Equal Employment Opportunity Commission (EEOC) – A Federal agency that is “responsible for enforcing federal laws that make it illegal to discriminate against a job applicant or an employee” based on protected class status.2
Fair Chance Act – Common name used for much of the legislation related to criminal record restrictions and credit reporting restrictions for employment and pre-employment background checks. Legislation varies by jurisdiction; refer to legal counsel for applicable legislation in your area.
Fair Credit Reporting Act (FCRA) – Federal law established by President Richard Nixon on October 26, 1970, that governs how consumer reporting agencies and end users request, obtain and use a consumer’s information.3
Hiring Matrix – A tool used to compare job requirements to an applicant’s qualifications used to aid in making a hiring decision.
Individualized Assessment – Taking into account additional information about the individual and criminal record before making an employment/hiring decision.
Do you want these and other terms related to general background screening, compliance, drug screening and Form I-9?
Criminal & Civil Record Terms
Here’s a list of our most common criminal and civil terminology. Keep this list handy when using public record searches in your decision making process.
Adjudication, Adjudicated – Occurs when a decision is made by the court in a criminal or civil case.
Adjudication Withheld – Court decision that does not result in formal conviction pending successful completion of probation.
Alias Name – Alternate name that an individual has gone by or is associated with, such as nickname, associated name, maiden name or former legal name.
Arrest Warrant – Also known as a criminal warrant. An official court document that authorizes a police officer to arrest the individual(s) named on the warrant.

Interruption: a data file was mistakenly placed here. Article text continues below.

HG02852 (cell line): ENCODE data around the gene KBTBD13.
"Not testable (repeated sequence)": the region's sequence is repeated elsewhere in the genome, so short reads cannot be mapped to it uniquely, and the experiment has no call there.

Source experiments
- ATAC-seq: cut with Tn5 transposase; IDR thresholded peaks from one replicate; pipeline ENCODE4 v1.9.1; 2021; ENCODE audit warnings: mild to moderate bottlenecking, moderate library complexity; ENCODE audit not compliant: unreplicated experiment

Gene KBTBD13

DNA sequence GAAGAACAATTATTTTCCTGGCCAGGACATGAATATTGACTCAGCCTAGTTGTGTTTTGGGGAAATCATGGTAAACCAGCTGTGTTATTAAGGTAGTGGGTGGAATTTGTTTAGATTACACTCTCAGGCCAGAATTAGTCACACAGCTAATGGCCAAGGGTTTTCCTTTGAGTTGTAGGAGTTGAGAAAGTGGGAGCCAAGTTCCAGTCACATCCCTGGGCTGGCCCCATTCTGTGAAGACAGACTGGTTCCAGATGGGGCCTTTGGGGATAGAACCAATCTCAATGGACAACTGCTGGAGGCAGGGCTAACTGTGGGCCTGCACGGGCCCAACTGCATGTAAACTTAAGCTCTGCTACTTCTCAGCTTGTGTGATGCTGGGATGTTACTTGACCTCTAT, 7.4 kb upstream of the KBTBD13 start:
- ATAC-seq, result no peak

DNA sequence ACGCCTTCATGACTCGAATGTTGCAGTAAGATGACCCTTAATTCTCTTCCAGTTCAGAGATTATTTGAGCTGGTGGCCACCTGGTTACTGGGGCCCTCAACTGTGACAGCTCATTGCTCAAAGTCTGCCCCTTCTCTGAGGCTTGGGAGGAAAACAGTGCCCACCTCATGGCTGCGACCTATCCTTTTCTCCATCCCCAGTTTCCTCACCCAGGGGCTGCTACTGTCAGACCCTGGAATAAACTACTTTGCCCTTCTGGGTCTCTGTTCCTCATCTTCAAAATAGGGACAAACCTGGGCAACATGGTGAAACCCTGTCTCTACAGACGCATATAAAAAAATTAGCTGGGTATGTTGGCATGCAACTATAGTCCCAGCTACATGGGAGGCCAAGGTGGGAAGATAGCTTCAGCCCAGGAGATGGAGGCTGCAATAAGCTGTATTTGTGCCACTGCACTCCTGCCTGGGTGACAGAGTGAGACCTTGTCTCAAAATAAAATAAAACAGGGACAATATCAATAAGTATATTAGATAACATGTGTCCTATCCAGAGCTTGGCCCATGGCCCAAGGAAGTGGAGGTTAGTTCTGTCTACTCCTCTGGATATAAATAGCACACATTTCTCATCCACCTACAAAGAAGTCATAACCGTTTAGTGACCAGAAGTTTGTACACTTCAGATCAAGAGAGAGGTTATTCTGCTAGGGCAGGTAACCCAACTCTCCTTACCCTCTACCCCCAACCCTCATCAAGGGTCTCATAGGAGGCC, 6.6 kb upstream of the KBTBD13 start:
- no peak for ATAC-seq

Bench Warrant – Official document issued by the court when an individual was ordered to appear in court but failed to do so, is held in contempt or is charged with a crime.
Bound Over – A case that is sent to another court to continue with proceedings.
Clerk Delay – Delay caused by the court clerk retrieving and verifying a court record search request. This is the most common delay impacting criminal and civil record searches.
Concurrent Sentence – Criminal sentences that are served at the same time.
Consecutive Sentence – Criminal sentences that are served back to back.
Conviction – Adjudication of guilt in a criminal case.
Deferred Judgment – When the defendant enters a guilty or no contest plea before the court and the sentence is placed on hold, or deferred, until a later date. Also commonly referred to as Deferred Adjudication and Probation Before Judgment.
Deferred Prosecution – When a defendant is required to abide by agreed upon conditions prior to submitting a plea. Deferred Prosecution is not considered a conviction while under deferment.
Dismissed – Court decision in which the charges against a defendant are dropped.